On the morning of the Women’s March, as I stood on the steps of the Trenton War Memorial in my home state of New Jersey, my friends and family greeted me with words I’d never heard before: “Oh my God, you look exactly like your mother!”
All my life, from birth to that memorable morning, anyone who’s known my dad has commented on my likeness to him. The fair skin, the light hair, the long neck, the dimple, all of it handed down from my father’s side of the family tree. I never knew him angry. I never knew him to rush through anyone or anything to get to someone or something else. My way of being in the world, my lack of need for “things,” my love of conversation, an outward ease with the world and an offhanded relationship with time, if such things are genetically coded, those things are Oscar Code.
My mother is pure fire. With thick, wavy dark hair (before it went gray), enormous brown eyes, and a resting expression that gives people pause before approaching, she is a force unknown even to herself. I’ve never known her to sit and wait for things to come to her. In the years we’ve had to manage without my father, who passed away when I was 15, I know she’s been afraid, but damned if she hasn’t gotten up the next morning, every single morning, and done the work that needs to be done. If such things are coded, the college degrees on my wall, the authored book on my shelf, the car in the driveway, the roof over my head, all single-handedly earned, that’s Zenaida Code.
You know, the night before The March, that very Friday night, I was still on the fence about going. I was genuinely afraid. I wanted to join my sisters and supportive brothers. Wanted express my solidarity with the side of the global conversation that felt right and good. But with news of rioting in D.C. the day before and the world being what it is these days, I spun myself into a tightly wound ball of unanswerable questions. What if something happens? Who will take care of Ma? What difference does it make if I don’t go? So very many women I know, admire, and love were already on buses on the way down to D.C. So many others were checking into local events. What’s one less body? The work will get done. The collective voice will be heard, whether or not I am there. This is what I told myself.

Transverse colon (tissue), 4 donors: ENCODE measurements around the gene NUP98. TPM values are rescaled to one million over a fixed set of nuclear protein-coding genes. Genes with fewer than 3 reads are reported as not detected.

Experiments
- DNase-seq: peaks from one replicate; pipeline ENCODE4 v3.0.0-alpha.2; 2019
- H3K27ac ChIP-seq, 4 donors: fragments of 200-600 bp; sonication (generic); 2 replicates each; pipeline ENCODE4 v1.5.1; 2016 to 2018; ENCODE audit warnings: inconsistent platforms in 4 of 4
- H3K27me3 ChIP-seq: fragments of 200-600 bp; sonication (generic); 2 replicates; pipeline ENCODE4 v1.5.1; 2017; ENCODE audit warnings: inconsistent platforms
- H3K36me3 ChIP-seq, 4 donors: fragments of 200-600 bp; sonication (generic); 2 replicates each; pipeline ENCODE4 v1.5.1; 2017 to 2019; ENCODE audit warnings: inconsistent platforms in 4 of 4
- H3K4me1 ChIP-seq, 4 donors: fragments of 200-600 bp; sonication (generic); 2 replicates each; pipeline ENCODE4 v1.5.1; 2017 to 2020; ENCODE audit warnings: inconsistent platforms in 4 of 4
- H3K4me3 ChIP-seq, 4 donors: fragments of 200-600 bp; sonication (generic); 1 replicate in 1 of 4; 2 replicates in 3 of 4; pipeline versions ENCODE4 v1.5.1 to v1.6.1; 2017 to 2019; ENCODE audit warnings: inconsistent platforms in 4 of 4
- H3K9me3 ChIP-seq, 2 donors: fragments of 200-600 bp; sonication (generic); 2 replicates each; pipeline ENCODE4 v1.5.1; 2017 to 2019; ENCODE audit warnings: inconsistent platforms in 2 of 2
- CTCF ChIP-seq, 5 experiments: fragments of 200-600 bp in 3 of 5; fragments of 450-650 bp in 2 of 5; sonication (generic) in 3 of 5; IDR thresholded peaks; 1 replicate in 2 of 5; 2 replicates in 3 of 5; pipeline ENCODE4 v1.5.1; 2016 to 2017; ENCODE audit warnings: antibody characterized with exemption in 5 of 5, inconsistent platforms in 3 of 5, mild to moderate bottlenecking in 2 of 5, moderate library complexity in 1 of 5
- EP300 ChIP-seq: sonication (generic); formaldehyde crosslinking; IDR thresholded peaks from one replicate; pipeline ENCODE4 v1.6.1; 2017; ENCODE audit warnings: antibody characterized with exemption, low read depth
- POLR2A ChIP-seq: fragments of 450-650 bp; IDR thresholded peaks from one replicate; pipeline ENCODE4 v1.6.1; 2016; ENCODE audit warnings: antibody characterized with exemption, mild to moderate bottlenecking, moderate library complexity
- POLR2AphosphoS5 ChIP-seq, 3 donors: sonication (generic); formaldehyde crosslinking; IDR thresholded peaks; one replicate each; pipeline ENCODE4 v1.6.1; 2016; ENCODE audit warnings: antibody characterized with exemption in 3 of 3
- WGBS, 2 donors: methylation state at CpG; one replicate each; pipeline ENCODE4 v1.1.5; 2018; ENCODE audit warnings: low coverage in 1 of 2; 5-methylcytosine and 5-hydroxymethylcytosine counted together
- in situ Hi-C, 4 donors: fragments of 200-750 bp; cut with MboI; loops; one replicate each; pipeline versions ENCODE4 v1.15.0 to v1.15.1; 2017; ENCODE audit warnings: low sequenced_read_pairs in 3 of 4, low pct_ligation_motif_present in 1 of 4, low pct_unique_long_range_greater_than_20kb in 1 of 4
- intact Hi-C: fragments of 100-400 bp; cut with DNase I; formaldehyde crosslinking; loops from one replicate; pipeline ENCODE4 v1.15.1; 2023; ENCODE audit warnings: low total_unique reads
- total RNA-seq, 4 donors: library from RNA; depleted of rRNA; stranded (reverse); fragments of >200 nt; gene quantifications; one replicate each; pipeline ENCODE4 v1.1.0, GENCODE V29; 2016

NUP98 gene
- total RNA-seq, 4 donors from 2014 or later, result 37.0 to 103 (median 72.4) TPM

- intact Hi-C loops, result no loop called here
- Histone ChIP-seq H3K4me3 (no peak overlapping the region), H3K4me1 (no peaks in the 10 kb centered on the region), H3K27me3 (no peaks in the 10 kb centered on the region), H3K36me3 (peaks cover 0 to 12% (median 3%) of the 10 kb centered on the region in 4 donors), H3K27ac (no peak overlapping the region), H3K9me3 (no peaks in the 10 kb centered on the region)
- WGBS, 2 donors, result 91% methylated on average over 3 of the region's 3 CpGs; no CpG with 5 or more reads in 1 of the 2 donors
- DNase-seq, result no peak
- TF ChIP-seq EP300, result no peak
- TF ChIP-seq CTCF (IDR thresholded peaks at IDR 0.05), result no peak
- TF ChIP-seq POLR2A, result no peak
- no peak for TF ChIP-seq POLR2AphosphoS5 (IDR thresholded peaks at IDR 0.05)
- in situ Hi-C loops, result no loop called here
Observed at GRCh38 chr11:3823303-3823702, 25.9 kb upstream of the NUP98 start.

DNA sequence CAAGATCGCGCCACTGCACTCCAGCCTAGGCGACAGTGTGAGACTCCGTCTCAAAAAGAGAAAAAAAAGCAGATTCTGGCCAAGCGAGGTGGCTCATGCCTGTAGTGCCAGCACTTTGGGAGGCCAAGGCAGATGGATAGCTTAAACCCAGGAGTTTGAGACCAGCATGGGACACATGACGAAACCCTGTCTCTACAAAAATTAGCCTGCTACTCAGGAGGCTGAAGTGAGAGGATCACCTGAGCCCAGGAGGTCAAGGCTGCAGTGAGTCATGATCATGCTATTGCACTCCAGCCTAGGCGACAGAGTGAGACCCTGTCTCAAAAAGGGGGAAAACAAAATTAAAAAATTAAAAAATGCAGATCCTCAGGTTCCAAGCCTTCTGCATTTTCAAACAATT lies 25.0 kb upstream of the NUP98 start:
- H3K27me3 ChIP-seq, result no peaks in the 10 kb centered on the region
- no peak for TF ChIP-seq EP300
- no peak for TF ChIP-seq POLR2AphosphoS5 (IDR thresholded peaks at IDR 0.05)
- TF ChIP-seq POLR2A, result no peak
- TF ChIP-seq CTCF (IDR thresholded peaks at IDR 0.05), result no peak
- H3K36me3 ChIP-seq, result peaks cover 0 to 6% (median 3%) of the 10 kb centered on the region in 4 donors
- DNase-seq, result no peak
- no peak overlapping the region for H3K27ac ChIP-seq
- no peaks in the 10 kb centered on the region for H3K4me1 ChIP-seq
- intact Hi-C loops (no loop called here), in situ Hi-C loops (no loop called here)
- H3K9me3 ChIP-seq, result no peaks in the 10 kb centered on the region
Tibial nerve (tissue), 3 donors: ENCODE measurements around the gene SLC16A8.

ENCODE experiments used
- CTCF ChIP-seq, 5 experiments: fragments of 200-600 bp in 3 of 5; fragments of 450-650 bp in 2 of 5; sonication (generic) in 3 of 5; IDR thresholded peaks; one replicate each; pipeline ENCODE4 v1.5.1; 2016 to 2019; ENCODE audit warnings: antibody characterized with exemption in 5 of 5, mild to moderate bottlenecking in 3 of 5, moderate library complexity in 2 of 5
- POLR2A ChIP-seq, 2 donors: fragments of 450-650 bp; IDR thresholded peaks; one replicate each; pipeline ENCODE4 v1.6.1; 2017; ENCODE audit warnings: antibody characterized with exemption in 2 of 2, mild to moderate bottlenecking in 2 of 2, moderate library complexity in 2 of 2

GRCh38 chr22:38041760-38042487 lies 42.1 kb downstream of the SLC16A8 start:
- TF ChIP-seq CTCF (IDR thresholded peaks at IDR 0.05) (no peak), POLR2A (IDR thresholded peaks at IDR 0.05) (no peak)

And suddenly the spinning stopped. I have work to do. And I can’t let anyone else do it for me.
I’ve been reading each Marcher’s story. “Why I March.” Every single one resonates. So much so that to add to the list of reasons implies something separate from them. I am not separate. I’m part of the whole that marched that day, part of the father of two toddlers to my right who doesn’t understand how we got here, part of the gay man in front of me waving his “Love is Love” poster, part of the Muslim girls on my left who have found a new home here, part of the Hispanic women up ahead carrying a crucifix, part of the woman in a wheelchair who would not be mocked, part of the young lady in the photo here, only a few feet away from me on the steps, holding up just the sign I needed to read at just that very moment. Thank you, sister.
On Saturday morning, January 21, 2017, as all of those parts merged into one gorgeous, historic whole, my mind often bounced back to the fact that suddenly, 51 years into life, I looked exactly like my mother. In that moment, I couldn’t understand why it mattered so much. It’s taken a few days to recognize that the person on the steps of the Trenton War Memorial is different on the inside too. Suddenly, blissfully, I’ve become physically incapable of backing down or shutting up. And that, too, is pure Zenaida Code.